Luck for Lolly and less luck for Prince

A trip to Northleach on the last weekend in June broke our spell. Northleach is held on Cirencester Park, one of my favourite show-grounds. It’s leafy parkland and quintessentially Cotswold stone buildings provide a beautiful background. This year’s show was a blistering 33 degrees, which I fear had something of a negative effect on some of the day’s breeding classes as many chose to leave mares, foals and other youngstock at home rather than rising traveling them in the baking heat. Still, the ridden Horse of the Year show qualifying classes had good numbers forwards.

Given the string of tiny but galling mishaps that had beset the first half of our season, I can’t say that I was looking forward to Northleach. Certainly I wasn’t when our young but beautiful mare, Haighmoor Gemma would have to be left at home despite being all bathed and ready to go, as a move at a crucial moment in shoeing lead to an unusual injury. Typical.

But all was well when Longhalves Lollapaloosa aka Lolly, pulled off a beautiful performance to win her class and stand champion, earning herself a first ‘golden ticket’ to HOYS. I cried. Even Maggie cried. This was such a rare sight that even Maggie herself was surprised by it, and the sudden rush of emotion that preceded it. To those of you out there who don’t know us, don’t know Lolly and don’t follow showing, Lolly won the ‘Tag la Liga’ award last season for the most consistent pony in HOYS qualifying classes. Great as this was, an actual golden ticket eluded her, and a string of seconds left her the bridesmaid, and unable to go to the October final. So this early qualification really did mean the world to Maggie and I, especially as Lolly is a little mare who has worked her way right into our hearts. She has character in abundance, is sassy, bold and game for any adventure, and yet is kind and gentle to handle. She also tries her hardest, so if there’s a mare that deserves a place at the final, it’s her. And there’s the small matter of her ownership: she isn’t ours and we know that we have only a few years to enjoy with her before she returns home to her breeder and to maternal duties. Driving home, we felt a weight had been lifted.

Of course, the turn of the month didn’t come without its challenges. A long trip to the Great Yorkshire Show with our friend Charlotte in tow provided lots of fun, a chance to catch up with friends, and a lovely opportunity to watch some of the strongest showing classes in the country. On that note, if you haven’t been to the GYS, you really should give it a go – it’s well worth your time. I had decided that a trip to Harrogate would be one of two qualifying attempts for Prince. So you can imagine my dissmay when I discovered on the morning of competition that he had developped a reaction to something, presumably in the straw. It was essentially just a rash, and not so bad that it prevented competition. Some TLC and a cold hose and he was A.O.K to give it a go. I further hindered his chances by packing the wrong saddle. His saddle and Paps’ saddle look very similar from behind, but horribly different from the side. Thankfully, Lolly’s saddle was free and fitted sufficiently well that he wasn’t too held back by another of my classical absent-minded blunders. In fact, we ended up third of 37 cobs, but I came home wondering ‘what if he had been fine? Could we have repeated last year’s success?’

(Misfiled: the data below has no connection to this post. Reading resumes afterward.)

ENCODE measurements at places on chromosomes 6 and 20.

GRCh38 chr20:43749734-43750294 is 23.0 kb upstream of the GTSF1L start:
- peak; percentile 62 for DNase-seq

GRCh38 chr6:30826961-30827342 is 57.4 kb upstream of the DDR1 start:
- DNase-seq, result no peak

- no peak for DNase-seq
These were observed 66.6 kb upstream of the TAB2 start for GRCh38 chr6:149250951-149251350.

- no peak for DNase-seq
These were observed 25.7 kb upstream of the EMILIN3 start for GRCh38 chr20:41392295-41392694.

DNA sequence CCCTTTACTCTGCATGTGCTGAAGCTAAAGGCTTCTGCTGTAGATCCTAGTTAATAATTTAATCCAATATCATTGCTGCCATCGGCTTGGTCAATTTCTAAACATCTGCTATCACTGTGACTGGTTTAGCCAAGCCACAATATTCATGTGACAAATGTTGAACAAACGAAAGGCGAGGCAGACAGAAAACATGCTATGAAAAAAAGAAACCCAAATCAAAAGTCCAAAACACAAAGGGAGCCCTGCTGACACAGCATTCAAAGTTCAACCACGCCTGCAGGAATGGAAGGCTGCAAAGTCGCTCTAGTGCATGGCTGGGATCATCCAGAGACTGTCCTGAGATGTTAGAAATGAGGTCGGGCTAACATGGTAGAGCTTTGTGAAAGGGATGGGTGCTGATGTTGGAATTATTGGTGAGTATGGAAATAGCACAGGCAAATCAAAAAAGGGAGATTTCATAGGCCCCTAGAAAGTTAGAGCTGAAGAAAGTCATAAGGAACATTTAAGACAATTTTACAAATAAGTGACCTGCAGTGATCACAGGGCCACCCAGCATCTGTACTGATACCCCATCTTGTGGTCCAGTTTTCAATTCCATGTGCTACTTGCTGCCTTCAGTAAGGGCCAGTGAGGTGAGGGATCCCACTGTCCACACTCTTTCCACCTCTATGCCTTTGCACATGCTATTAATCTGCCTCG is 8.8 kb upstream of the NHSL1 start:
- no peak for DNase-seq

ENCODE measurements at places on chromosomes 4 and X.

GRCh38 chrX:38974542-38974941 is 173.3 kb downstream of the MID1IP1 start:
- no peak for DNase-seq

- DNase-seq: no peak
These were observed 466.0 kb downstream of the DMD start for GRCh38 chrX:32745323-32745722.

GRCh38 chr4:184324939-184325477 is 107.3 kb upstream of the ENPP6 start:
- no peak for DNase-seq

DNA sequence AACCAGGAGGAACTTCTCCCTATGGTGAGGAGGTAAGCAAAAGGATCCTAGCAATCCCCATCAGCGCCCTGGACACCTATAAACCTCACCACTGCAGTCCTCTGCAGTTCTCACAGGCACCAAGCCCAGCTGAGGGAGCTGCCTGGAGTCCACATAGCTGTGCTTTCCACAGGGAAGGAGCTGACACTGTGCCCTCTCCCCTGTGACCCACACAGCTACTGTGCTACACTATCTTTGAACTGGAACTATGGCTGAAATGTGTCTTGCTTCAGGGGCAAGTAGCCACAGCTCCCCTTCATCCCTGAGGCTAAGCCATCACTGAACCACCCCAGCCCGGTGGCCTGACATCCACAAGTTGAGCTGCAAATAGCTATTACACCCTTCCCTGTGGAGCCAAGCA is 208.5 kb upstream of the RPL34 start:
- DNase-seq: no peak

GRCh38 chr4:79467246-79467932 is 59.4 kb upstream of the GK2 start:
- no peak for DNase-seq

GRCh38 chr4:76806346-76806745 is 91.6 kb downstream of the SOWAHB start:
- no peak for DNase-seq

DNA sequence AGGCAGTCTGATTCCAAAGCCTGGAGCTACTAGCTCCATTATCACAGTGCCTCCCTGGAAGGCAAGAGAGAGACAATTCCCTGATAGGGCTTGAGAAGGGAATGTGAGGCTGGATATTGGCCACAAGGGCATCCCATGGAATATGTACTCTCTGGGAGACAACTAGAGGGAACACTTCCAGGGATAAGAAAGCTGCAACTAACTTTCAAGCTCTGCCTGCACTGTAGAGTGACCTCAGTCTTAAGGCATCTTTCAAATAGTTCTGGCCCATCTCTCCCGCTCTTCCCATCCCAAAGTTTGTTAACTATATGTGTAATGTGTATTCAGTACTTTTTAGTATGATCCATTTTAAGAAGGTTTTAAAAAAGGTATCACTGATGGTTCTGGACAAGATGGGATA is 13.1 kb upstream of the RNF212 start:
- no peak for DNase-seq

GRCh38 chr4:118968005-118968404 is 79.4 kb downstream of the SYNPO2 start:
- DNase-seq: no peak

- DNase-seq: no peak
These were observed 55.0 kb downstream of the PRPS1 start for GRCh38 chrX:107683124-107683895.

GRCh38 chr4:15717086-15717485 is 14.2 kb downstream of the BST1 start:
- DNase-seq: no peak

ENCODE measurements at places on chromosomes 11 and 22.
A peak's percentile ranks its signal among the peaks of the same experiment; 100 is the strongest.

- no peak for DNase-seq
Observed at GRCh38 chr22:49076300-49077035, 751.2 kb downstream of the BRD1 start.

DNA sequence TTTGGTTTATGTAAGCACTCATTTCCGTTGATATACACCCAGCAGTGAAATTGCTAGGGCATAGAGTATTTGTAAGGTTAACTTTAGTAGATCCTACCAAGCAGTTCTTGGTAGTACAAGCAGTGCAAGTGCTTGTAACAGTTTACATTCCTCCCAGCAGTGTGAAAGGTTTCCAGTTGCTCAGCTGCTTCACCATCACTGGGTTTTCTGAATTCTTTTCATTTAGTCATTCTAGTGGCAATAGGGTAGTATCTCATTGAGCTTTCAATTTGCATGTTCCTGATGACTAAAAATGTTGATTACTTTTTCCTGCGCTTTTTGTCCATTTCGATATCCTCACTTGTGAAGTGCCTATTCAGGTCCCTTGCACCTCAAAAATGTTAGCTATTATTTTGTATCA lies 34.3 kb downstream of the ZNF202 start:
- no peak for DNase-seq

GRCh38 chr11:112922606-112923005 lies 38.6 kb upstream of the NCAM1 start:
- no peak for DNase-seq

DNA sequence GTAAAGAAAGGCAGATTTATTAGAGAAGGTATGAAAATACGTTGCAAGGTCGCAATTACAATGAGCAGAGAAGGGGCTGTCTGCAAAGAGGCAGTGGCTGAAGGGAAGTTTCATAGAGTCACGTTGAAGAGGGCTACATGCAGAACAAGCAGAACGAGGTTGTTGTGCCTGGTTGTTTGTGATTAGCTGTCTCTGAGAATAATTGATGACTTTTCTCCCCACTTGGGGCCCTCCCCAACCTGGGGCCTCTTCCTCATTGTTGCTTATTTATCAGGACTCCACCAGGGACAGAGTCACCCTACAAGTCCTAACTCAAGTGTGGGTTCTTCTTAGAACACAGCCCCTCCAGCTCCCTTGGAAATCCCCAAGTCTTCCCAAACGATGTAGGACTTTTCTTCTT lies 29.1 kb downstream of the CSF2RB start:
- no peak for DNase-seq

I decided that he should also be withdrawn from competition the following week at the Royal Welsh and at the Royal International Horse Show in order to properly clear his system without intervention from dugs and without further stress to his body. Friends told me to ‘get on with it’ as he ‘looked fine’. True, perhaps he did, but I knew that he wasn’t himself. He is 15 now, and I think that little niggles such as this would have taken 48 hours to ‘get over’ two years ago, instead of the week or so required now. Maybe I’m being precious about him, but for that I make no appology. Disappointing as that was for me – I would have loved to have shown him at the Welsh breeds’ premier event – he comes first. And besides we had three others ready to roll, and were still basking in warmth of Lolly’s earlier success.

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